RE: Prototypes, process, and ID (RE:[interactionarchitects] Re: process ... the next generation)

30 Oct 2003 - 4:26am
10 years ago
2 replies
714 reads
John O'Donovan
2004

Peter Bagnall said:
> I think part of our problem is that in software
> the manufacturing cost is practically nothing (CD's
> or net distro are cheap.), so any more time spent
> in design feels to management like a direct increase
> in cost, and therefore a loss of profitability.

I'm not sure I know the context in which you are describing manufacturing
here Peter, because the cost of manufacturing software also includes an
equivalent "tooling" up period which is development, testing and everything
else related to building applications. If you have ever tried to change the
design of a software application some way into the build process, I'm sure
you will know just how expensive developmet can be.

However, XP and other Agile methods were a direct reaction against people
trying to spend too much time designing up front and not enough time trying
things out...

However the software world is aware of it's failing in this respect, so now
being in danger of going full circle:

"Data indicate that 60-80% of the cost of software development is
rework--that is, fixing defects that are found during testing.* While
software must still be tested, testing and rework costs would be reduced if
better design and implementation practices were used. "
http://www.sei.cmu.edu/director/aboutSEI.html

This does not inevitably mean more time on design - just better practises.

Cheers,

jod

Comments

30 Oct 2003 - 8:26am
whitneyq
2010

At 09:26 AM 10/30/2003 +0000, you wrote:
>However the software world is aware of it's failing in this respect, so now
>being in danger of going full circle:

Yes.

We've seen these cycles - top down programming, bottom up programming,
leave-us-alone-to-do-our-work, tell-us-what-to-do... and on and on.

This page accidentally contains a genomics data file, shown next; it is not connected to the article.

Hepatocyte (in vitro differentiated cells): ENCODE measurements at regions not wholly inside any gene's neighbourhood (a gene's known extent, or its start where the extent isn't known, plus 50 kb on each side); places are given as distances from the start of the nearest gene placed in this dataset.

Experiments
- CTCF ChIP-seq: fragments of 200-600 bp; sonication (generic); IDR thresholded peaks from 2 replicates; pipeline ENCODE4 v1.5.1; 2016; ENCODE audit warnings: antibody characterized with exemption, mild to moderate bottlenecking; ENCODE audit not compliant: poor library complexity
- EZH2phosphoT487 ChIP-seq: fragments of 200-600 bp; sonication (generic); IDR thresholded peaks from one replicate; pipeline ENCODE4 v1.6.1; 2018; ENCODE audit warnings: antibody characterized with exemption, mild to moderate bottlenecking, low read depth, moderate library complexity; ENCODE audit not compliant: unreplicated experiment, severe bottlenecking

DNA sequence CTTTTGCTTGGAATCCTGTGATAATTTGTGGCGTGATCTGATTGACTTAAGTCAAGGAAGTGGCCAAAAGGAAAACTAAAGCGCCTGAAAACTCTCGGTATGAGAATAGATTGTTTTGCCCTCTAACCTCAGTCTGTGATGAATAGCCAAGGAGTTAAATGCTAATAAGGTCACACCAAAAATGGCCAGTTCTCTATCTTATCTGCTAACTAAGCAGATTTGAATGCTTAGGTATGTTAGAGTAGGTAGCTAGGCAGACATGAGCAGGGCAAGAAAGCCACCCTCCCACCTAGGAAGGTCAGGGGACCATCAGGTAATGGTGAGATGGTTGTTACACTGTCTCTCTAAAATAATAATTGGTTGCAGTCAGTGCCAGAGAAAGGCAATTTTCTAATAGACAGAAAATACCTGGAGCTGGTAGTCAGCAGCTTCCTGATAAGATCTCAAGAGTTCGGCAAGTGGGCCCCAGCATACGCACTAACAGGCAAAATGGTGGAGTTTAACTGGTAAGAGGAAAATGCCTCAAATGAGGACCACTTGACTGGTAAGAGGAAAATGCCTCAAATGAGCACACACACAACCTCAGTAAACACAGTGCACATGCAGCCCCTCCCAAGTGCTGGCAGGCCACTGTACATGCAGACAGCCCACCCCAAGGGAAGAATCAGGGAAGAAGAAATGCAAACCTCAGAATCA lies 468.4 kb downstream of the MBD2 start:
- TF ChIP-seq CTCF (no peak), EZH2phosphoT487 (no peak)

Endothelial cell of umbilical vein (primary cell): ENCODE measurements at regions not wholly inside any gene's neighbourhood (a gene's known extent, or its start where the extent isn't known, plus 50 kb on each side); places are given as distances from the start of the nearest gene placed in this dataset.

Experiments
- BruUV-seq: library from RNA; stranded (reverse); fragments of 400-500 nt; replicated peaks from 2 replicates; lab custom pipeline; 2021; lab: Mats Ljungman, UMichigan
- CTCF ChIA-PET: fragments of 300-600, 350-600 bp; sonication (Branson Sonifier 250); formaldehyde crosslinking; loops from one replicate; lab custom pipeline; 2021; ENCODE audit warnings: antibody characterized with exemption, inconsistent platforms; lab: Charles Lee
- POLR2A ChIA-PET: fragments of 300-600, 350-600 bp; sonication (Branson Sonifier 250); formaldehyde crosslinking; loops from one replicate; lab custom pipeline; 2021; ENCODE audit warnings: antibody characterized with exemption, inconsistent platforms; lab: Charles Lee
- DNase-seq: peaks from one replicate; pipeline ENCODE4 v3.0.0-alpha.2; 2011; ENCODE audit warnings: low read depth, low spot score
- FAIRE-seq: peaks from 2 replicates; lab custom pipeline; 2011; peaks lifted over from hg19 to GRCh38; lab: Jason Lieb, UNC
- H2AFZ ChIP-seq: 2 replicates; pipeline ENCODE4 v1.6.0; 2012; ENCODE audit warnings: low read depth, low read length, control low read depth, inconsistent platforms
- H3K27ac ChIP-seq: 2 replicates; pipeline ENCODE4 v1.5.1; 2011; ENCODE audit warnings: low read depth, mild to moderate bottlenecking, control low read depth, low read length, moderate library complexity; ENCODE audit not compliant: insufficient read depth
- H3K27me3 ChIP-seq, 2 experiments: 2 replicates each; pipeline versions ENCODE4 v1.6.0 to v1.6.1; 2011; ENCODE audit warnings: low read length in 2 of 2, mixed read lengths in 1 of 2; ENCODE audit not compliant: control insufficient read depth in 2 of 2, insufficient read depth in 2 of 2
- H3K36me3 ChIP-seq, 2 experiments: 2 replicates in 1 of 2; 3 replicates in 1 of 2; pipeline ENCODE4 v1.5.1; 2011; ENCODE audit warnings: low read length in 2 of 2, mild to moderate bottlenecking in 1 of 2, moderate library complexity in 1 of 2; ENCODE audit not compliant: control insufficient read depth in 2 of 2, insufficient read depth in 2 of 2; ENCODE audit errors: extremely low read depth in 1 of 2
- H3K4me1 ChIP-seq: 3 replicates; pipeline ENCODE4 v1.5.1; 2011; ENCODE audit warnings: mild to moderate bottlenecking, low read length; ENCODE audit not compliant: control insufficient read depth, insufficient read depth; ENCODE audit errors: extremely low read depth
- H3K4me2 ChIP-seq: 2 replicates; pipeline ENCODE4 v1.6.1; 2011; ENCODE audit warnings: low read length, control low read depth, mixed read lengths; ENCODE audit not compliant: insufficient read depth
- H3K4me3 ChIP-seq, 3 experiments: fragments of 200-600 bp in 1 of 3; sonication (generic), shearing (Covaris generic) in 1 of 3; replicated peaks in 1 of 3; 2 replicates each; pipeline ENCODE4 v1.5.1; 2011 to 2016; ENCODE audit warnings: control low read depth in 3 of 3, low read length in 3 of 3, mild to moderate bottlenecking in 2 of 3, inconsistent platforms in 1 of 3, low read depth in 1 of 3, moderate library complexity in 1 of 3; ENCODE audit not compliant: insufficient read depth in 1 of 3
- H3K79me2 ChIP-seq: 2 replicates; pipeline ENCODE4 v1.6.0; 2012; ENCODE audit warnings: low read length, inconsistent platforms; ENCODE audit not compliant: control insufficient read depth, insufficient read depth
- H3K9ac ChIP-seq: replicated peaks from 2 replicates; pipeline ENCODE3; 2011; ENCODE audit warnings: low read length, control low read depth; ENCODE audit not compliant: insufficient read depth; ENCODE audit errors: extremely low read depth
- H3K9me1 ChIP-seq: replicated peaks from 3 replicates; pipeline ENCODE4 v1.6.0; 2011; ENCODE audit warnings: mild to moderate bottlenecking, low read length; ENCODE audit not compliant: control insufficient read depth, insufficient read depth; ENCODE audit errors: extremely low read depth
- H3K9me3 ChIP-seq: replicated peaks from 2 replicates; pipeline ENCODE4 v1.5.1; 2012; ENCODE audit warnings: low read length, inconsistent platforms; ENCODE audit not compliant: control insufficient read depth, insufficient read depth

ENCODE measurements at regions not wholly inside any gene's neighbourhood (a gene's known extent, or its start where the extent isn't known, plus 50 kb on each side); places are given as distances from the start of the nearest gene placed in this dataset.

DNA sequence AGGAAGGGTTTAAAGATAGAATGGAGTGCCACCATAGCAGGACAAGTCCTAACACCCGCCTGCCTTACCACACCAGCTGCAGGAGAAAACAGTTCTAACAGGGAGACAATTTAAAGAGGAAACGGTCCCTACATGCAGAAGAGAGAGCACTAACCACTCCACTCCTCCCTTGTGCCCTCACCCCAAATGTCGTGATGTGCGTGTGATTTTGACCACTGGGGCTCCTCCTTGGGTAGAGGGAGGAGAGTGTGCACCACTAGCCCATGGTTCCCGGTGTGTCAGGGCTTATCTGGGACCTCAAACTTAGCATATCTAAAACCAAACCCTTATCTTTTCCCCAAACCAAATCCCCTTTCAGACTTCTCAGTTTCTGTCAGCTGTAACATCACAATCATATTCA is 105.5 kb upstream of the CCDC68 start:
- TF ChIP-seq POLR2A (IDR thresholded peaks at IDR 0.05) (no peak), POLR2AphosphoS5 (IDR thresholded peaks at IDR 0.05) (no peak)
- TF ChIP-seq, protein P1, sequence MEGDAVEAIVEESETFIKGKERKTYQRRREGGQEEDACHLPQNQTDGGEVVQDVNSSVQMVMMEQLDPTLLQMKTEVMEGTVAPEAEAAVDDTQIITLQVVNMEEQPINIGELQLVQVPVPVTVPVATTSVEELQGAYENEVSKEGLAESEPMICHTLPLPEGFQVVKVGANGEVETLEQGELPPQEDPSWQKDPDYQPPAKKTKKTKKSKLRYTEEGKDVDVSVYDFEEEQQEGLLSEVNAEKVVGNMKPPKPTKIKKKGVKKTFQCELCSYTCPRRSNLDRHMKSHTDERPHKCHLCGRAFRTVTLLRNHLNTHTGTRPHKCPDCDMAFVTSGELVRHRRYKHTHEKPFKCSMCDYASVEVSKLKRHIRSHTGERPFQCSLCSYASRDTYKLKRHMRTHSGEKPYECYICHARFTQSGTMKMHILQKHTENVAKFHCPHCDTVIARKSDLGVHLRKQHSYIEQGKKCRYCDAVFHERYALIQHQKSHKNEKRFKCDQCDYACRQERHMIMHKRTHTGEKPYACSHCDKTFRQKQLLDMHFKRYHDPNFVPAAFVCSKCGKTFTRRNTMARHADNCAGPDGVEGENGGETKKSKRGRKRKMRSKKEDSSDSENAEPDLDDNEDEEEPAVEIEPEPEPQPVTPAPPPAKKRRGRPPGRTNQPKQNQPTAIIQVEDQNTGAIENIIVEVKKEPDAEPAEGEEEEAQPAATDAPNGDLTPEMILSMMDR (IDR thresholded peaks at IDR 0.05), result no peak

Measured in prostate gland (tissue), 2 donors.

Perhaps the problem is that the real task is not "programming". That is, we
are thinking of software (especially large enterprise software) as a
technology problem instead of a business--people-technology problem. We
focus on "what" instead of "how". And we try to solve a multi-faceted
design challenge by letting the team farthest from the people who use it lead.

It's always interesting to work on a project (usually one with a relatively
small scope) with someone who knows the business inside out, but doesn't
really know software or design at all. Sometimes their results are more
usable -- because they reflect the task so well -- even though they are
clumsier applications of either software or design. It's when they learn "a
little bit" that the work becomes truly awful.

Whitney Quesenbery
Whitney Interactive Design, LLC
w. www.WQusability.com
e. whitneyq at wqusability.com
p. 908-638-5467

UPA - www.usabilityprofessionals.org
STC Usability SIG: www.stcsig.org/usability

30 Oct 2003 - 11:28am
vutpakdi
2003

--- Whitney Quesenbery <wq at sufficiently.com> wrote:
> At 09:26 AM 10/30/2003 +0000, you wrote:
> >However the software world is aware of it's failing in this respect, so
> now
> >being in danger of going full circle:
>
> Yes.
>
> We've seen these cycles - top down programming, bottom up programming,
> leave-us-alone-to-do-our-work, tell-us-what-to-do... and on and on.
>
> Perhaps the problem is that the real task is not "programming". That is,
> we
> are thinking of software (especially large enterprise software) as a
> technology problem instead of a business--people-technology problem. We
> focus on "what" instead of "how". And we try to solve a multi-faceted
> design challenge by letting the team farthest from the people who use it
> lead.

I think that most teams view solving technology problems to be considerably
more fun and easier than solving the business-people-technology problem.
It's easier for teams to wrap their minds around building something rather
than the really tough problem of what to build and why it needs to be
built. Sort of a "to hell with this thinking part, I wanna build
something" sort of attitude. To avoid the really tough problem, they just
start building stuff (which is more fun to them anyway).

Ron

=====
============================================================================
Ron Vutpakdi
vutpakdi at acm.org

__________________________________
Do you Yahoo!?
Exclusive Video Premiere - Britney Spears
http://launch.yahoo.com/promos/britneyspears/

Syndicate content Get the feed